First, if you can afford it, I strongly recommend maxing out your traditional contribution every year. Currently the max annual contribution is $22,500 ($6,500 for IRAs).
To fund $22,500 in your account, you’ll need $22,500 of earned income, which you’ll deduct from your paycheck and you won’t pay taxes on that.
To fund $22,500 in a Roth, you’d need as much as $35,714 of earned income (if you’re at the 37% marginal bracket), since you’re using after-tax dollars.
This means you literally end up with more dollars in your pocket when you choose a traditional over a Roth.
In fact, if you earn $100,000 income, you’d have ~5% more dollars (based on 2023 tax brackets) in your pocket at the end of the day, shown here:
(22,500): 401k contribution
(13,850): standard deduction
63,650: taxable income
(0): Roth contribution
$56,452: net income
(0): traditional contribution
(13,850): standard deduction
86,150: taxable income
(22,500): Roth 401k contribution
$53,752: net income
(This assumes you’re a single filer.)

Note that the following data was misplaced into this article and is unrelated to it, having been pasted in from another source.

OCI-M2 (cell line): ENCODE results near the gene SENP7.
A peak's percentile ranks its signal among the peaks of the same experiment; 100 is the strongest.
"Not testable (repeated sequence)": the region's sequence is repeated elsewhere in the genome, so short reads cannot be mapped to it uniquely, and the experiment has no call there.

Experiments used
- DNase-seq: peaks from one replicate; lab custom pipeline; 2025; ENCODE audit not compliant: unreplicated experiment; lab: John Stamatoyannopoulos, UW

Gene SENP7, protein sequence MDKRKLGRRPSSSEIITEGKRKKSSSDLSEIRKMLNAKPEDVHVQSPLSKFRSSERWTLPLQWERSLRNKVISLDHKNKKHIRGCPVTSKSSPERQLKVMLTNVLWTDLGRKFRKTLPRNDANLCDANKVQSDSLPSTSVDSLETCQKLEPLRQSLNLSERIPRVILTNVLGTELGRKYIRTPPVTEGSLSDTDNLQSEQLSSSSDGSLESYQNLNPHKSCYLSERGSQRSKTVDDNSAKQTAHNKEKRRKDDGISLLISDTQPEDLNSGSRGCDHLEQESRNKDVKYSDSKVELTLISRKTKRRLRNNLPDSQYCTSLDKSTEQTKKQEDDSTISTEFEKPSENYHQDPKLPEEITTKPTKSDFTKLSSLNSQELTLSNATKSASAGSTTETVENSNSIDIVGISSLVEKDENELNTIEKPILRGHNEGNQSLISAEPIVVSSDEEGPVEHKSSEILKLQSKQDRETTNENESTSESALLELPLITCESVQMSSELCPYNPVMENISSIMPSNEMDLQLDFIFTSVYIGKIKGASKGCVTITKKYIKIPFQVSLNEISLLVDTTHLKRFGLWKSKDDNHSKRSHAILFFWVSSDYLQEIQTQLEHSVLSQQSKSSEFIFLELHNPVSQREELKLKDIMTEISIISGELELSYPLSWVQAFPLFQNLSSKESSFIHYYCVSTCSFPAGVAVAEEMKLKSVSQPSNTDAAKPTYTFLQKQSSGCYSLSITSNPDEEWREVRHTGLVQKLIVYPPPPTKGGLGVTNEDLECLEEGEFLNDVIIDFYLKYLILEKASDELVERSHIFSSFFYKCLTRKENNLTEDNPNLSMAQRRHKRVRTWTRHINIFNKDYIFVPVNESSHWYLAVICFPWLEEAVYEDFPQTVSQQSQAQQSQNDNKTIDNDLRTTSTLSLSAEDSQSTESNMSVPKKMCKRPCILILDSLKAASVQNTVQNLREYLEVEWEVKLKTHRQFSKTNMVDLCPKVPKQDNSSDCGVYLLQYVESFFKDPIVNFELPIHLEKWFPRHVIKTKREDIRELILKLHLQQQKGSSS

The extra dollars you save by shielding contributions from taxes upfront can now be reinvested in a regular, taxable account.
If you do this every year, your taxable account will grow much faster than someone who is only contributing to Roth. Over many years of compounding, this gap will get big. We’ll show you how big in a second.
Step 2: Do a “Roth ladder” once you retire to withdraw conversions tax-free
Maybe you’re thinking, “Hey, all well and good, but now you owe taxes on the traditional when you withdraw…”
The year after you retire (hopefully early), you’re gonna start doing a Roth conversion ladder. A Roth ladder is a technique where you convert a little bit each year from your traditional account to your Roth IRA.